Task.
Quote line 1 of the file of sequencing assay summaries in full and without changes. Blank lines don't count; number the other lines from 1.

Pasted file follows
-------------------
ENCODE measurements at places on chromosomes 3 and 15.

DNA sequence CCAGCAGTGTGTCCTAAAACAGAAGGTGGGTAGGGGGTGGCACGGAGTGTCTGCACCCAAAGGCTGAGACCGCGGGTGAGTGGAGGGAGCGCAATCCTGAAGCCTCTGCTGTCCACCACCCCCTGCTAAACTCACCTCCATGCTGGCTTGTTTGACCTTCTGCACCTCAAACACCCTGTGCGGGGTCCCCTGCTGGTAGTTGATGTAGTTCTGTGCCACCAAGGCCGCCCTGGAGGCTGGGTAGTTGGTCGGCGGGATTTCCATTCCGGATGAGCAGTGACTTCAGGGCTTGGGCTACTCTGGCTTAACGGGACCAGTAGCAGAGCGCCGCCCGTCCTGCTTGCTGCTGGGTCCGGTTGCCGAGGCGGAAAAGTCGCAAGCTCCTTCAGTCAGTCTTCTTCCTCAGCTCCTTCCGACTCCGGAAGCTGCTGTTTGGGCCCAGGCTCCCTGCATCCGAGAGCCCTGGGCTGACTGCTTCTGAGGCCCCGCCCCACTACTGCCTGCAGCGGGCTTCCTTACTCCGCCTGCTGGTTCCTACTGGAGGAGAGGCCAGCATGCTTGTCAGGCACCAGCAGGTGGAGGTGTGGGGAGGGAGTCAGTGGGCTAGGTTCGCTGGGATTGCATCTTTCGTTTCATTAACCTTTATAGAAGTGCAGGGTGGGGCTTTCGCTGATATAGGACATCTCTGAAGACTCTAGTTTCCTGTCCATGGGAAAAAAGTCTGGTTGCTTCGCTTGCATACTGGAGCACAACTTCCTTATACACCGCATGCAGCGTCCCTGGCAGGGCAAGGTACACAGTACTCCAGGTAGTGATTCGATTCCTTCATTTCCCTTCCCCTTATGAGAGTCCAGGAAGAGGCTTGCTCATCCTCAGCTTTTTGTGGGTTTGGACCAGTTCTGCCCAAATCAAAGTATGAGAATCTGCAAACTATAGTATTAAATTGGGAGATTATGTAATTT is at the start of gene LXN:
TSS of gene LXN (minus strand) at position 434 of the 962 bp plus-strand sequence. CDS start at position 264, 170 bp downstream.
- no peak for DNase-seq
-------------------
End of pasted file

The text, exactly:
ENCODE measurements at places on chromosomes 3 and 15.